I'll probably want to consider dual booting with the tablet I choose, too (as more and more Linux distros are coming out with support for ARM, with desktops geared towards touchscreen displays).

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Wayne Larmon
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Briefly. I just returned a Xoom
In reply to Jim Cockfield, Jul 13, 2011

Jim Cockfield wrote:

Is anyone here using a Tablet with Android on it yet, and if so, what do you think of it? Are you using Android 3.x on it?

I had a Motorola Zoom for several days, but just got back from returning it to the store. I'll summarize my reasons:

Pluses

  1. Well built, the screen was crisp and has lots of resolution. It has more resolution than my old Aspire netbook.

  2. Android is much opener than Apple's iPod/iPad/iPhone infrastructure. Even though there is an Android app store (called "Market"), you can install from anywhere. The file system is exposed and it mounts as a USB "Storage Device" under Windows and you can copy to some directories. You can open a shell prompt and run ( a very few) shell commands. It has a scripting environment--you can run languages like Perl and Python (but not from the normal shell.)

  3. Honeycomb is arguably better than iOS from the end user perspective, according to some reviews I've seen.

Minuses

  1. Way less apps. And way less apps that my wife wanted. No Netflix (doesn't run in the browser either.) No hula (ditto). No Facebook app (works in the browser though.) But you probably know this so I won't elaborate.

  2. Even though it is somewhat open, it is still maddeningly locked down. As I said above, there are only a very few commands that you can run. 'cp' for instance, isn't available. We get 'ls' and 'cat', but not 'more' or 'less' I'm not sure what the point was in opening it up a small bit. Yes, they can be jailbroken, but I don't want to do that. I am a casual developer and Android devices would be much more valuable to me if I had 'cp', and the like, and I could run standard Perl (like I can on Windows.).

  3. It is single tasking! They built a single tasking GUI on top of Linux! I felt like I was back running TRS-DOS.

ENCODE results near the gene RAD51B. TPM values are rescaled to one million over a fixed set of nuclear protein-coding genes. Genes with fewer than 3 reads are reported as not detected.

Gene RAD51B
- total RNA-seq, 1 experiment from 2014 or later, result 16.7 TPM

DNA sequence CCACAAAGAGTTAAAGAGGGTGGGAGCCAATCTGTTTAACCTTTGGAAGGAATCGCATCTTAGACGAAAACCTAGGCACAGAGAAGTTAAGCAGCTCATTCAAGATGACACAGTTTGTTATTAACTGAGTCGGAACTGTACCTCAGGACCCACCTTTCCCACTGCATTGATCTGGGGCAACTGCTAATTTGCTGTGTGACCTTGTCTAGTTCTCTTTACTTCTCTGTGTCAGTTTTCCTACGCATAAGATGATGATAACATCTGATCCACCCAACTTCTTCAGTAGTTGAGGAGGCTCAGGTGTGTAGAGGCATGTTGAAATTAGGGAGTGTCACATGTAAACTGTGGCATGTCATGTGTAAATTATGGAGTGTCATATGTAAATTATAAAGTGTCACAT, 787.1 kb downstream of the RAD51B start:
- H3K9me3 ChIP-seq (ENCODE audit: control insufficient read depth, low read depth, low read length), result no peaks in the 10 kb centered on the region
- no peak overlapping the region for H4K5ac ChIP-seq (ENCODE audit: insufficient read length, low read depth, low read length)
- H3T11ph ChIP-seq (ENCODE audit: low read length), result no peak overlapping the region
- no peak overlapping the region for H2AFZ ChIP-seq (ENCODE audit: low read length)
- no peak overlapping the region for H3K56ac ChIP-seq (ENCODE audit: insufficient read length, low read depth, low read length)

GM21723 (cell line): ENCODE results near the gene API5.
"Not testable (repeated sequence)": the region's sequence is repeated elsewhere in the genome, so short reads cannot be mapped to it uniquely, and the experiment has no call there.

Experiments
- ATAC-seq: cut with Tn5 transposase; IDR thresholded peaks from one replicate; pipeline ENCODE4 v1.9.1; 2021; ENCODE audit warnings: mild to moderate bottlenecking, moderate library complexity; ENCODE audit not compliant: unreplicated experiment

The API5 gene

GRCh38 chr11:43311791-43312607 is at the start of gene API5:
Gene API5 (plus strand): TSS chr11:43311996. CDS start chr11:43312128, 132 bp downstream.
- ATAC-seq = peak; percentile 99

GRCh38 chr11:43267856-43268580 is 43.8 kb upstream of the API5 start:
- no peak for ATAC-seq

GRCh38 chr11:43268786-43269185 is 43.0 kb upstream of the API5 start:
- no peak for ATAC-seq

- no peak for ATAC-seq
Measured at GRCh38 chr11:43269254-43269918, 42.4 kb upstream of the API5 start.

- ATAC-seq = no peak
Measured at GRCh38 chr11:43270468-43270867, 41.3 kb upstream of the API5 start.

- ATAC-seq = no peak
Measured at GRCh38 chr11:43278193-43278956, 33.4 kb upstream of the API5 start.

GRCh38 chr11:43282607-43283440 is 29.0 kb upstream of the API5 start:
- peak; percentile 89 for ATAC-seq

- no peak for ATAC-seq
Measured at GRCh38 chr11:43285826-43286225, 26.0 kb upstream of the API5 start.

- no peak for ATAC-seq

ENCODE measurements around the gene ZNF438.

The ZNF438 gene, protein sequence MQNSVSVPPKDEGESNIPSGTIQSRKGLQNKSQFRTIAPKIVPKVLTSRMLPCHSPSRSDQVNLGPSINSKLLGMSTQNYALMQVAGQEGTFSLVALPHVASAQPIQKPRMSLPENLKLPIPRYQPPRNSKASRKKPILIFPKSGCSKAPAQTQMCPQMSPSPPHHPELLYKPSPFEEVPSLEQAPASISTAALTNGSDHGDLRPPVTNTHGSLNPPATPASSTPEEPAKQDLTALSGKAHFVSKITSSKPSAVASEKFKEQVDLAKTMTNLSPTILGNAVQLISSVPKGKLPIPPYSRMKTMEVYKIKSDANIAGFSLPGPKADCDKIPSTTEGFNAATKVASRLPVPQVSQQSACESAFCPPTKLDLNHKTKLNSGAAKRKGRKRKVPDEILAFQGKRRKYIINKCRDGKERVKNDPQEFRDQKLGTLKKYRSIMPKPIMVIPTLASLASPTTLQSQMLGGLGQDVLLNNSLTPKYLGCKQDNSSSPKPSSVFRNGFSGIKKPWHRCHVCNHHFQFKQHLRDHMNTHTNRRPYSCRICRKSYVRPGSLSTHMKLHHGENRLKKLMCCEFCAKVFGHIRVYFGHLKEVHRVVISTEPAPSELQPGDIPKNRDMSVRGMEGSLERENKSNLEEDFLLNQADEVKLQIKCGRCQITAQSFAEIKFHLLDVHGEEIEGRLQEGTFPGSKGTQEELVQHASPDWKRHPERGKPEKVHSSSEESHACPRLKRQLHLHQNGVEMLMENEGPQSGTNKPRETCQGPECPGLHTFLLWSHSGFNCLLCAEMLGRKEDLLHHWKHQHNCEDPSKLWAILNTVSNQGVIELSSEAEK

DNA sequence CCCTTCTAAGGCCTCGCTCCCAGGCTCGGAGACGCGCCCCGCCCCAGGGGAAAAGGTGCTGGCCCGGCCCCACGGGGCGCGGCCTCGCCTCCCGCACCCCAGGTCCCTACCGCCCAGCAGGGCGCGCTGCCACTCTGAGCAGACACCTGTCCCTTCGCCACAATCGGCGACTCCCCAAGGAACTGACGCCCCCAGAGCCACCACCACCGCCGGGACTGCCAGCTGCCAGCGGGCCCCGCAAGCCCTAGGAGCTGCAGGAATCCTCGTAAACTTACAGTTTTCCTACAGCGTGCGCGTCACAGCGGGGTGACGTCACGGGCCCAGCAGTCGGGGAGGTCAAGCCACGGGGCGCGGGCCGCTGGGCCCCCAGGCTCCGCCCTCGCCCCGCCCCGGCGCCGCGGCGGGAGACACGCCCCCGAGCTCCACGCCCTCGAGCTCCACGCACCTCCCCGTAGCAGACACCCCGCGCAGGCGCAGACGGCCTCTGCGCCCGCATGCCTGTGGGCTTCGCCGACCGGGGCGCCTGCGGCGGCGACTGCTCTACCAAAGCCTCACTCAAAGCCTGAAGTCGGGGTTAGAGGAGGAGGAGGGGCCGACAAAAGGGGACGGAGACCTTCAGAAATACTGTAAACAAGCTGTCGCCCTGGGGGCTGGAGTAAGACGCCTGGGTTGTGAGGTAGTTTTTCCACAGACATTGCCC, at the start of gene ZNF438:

4. I never solved the problem of copying files around. Easily. Even through there are a bunch of file manager type apps in the Android app store, all the ones I tried are very clumsy. I tried Dropbox, but it isn't doesn't act like Drop on Android. It is only a file uploader and downloader, which is a lot clumsier than having a directory that auto-magically syncs to "Dropbox" directories on your other computers. The final straw was using a file manager that purported to zip files and uploading the zip file with Dropbox, but the zip file wasn't readable on Windows (either Winzip and 7Zip). I'm sure that the problem is solvable somehow, but I exhausted my patience.

  5. USB is semi-broken on Windows. I could connect with USB and see some of the file system, but parts remain hidden. Even withing directories I can see, some files remain invisible. It isn't clear why, because these files and directories are exposed on the Android itself--both the file managers and from a shell prompt. It doesn't seem to be a Linux permission issue. Apparently there is something going on above Linux. There is a USB "debug" mode, but after enabling that, Windows refused to connect at all. I even installed a Motorola device driver installer and that didn't help. Tried on an XP and a Win 7 machine. (This problem is widely reported on various web forums.)

  6. It still isn't clear that Android will be a success. Warts and all, I'd like it to be, but right now it isn't there. Because the device didnt solve either my wife's or my immediate needs, I didn't want to keep an expensive device in the hopes that Android will catch up "someday."

  7. The screen is clear and bright but the gamut is small. Even compared to my laptops with TN screens. I could display photos fine and they looked sharp. But none of them looked really impressive because of the very small color gamut. Also the image viewers I found were limited to a single level of directory tree. This would be way too unwieldy for my entire image collection.

  8. The web isn't really tablet compatible. This is why so many media companies are writing "apps" Because HTML based navigation is touch screen friendly--the links are too small in many cases. Also the "mobile" versions of sites are really horrible on a large screen, like the Xoom has. "Mobile" sites are optimized for cell phone sized screens, not tablet sized screens.